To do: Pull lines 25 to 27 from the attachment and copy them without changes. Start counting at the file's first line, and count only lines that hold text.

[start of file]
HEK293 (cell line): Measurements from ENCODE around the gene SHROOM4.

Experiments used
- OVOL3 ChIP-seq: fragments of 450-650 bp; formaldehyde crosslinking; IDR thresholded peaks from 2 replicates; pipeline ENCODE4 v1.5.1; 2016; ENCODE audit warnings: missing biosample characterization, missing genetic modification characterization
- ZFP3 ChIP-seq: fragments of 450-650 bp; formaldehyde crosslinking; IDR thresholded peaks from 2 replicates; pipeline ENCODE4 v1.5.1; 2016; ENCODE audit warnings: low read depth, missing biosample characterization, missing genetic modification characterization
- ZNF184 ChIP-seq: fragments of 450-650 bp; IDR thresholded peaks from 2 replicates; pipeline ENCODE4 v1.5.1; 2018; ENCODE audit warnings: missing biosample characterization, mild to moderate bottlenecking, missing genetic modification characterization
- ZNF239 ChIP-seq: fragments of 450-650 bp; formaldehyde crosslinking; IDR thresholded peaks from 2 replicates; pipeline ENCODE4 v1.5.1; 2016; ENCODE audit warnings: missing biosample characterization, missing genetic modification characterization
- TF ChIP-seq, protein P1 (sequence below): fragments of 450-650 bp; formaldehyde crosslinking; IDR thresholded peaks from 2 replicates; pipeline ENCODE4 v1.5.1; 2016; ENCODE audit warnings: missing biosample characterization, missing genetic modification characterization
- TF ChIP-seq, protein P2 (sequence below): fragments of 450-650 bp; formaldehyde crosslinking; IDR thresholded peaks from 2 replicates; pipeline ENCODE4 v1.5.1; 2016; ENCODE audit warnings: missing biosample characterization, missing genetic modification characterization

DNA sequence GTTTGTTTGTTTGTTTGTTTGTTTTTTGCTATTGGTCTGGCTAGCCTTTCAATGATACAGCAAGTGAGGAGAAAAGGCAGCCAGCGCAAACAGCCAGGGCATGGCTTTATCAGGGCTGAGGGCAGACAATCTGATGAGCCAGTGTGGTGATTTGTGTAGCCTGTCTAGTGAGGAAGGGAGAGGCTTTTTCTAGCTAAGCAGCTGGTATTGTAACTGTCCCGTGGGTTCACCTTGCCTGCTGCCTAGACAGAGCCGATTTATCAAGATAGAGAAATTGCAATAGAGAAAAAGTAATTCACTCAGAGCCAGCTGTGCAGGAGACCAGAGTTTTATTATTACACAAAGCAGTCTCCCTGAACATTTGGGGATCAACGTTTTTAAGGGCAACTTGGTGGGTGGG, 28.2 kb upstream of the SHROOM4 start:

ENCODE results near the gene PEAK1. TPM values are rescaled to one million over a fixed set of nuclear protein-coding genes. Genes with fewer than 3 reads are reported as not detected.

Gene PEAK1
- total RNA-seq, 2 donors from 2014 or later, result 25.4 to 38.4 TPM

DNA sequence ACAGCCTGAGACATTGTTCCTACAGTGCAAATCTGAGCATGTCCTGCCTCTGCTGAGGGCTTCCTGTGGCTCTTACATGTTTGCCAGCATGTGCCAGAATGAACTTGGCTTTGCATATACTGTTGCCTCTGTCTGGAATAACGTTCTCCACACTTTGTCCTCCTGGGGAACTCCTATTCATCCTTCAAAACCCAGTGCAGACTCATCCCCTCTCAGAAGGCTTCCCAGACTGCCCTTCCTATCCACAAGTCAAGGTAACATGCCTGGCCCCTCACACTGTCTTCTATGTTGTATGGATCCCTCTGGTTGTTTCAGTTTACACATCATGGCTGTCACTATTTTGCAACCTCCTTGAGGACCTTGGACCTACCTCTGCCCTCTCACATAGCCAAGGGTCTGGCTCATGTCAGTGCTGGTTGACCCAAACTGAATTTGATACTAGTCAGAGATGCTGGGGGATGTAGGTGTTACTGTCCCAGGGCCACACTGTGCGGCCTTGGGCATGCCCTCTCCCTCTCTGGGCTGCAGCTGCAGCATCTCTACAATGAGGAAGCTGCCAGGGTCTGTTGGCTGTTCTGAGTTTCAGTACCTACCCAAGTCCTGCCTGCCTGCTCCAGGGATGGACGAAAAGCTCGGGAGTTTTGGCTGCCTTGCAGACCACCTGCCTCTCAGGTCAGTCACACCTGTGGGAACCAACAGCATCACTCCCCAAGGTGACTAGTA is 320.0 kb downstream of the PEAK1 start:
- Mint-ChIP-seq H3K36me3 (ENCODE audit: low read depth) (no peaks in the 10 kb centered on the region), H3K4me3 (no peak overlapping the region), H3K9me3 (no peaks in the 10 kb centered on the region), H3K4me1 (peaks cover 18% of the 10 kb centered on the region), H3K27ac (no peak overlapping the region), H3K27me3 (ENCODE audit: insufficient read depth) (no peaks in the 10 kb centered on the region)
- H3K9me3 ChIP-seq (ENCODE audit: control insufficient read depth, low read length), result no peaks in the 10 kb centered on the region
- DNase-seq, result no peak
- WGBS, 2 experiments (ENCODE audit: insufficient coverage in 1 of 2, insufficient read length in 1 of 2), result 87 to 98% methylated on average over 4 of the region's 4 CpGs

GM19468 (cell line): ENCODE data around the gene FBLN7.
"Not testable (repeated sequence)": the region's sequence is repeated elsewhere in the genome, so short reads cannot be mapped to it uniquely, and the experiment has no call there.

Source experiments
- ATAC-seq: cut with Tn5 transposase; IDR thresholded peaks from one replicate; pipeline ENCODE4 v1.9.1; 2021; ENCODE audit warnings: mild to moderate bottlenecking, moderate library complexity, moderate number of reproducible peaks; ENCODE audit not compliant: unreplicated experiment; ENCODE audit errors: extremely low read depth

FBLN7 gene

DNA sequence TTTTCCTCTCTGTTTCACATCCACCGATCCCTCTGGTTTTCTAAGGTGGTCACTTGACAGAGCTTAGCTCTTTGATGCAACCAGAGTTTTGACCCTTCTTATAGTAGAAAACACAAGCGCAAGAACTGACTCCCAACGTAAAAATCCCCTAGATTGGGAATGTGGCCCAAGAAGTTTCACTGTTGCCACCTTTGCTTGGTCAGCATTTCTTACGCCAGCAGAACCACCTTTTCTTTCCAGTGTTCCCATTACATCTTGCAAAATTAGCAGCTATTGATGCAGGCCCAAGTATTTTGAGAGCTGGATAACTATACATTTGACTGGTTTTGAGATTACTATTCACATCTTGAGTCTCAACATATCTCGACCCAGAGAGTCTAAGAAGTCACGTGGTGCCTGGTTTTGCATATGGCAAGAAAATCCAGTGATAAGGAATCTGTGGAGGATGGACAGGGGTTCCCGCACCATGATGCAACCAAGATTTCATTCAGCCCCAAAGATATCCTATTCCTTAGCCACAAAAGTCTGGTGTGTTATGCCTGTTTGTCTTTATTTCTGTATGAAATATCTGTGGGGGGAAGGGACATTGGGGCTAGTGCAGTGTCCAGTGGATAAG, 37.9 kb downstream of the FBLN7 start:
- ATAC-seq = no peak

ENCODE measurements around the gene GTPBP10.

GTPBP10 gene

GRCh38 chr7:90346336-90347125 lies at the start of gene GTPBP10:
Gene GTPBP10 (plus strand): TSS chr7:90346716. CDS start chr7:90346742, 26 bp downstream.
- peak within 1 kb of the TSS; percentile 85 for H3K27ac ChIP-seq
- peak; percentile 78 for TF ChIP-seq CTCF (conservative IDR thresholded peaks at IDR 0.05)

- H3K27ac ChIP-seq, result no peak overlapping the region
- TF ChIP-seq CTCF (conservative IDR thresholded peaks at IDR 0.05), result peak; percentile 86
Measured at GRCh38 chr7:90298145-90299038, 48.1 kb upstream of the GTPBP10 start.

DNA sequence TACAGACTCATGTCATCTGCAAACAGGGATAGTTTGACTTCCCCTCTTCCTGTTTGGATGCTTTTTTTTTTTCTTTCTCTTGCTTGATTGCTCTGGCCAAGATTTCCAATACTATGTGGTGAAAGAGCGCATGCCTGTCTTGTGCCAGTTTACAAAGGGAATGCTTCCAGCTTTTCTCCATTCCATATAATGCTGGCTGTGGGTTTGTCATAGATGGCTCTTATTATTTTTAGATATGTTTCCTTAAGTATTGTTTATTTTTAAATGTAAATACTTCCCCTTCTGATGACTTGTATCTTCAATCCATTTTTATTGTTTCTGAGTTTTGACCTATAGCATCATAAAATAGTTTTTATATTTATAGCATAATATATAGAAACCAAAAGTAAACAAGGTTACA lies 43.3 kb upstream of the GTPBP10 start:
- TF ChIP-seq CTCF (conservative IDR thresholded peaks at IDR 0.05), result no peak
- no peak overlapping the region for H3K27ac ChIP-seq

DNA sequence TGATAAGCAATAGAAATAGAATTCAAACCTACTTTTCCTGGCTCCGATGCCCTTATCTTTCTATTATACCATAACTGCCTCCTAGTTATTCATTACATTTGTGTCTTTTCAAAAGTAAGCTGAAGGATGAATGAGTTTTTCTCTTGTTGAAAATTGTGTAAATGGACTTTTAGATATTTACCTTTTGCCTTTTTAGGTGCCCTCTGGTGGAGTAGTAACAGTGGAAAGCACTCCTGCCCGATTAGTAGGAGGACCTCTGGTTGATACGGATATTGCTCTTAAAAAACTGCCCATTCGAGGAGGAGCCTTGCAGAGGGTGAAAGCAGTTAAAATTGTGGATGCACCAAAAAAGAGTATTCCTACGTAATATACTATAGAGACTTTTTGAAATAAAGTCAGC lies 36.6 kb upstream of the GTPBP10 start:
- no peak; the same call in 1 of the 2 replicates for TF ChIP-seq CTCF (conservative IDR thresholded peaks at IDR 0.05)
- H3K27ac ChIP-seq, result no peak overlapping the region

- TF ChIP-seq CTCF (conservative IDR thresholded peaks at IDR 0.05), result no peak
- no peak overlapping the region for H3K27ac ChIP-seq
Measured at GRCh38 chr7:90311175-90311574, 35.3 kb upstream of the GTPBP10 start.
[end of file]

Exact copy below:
ENCODE measurements around the gene GTPBP10.

GTPBP10 gene

GRCh38 chr7:90346336-90347125 lies at the start of gene GTPBP10: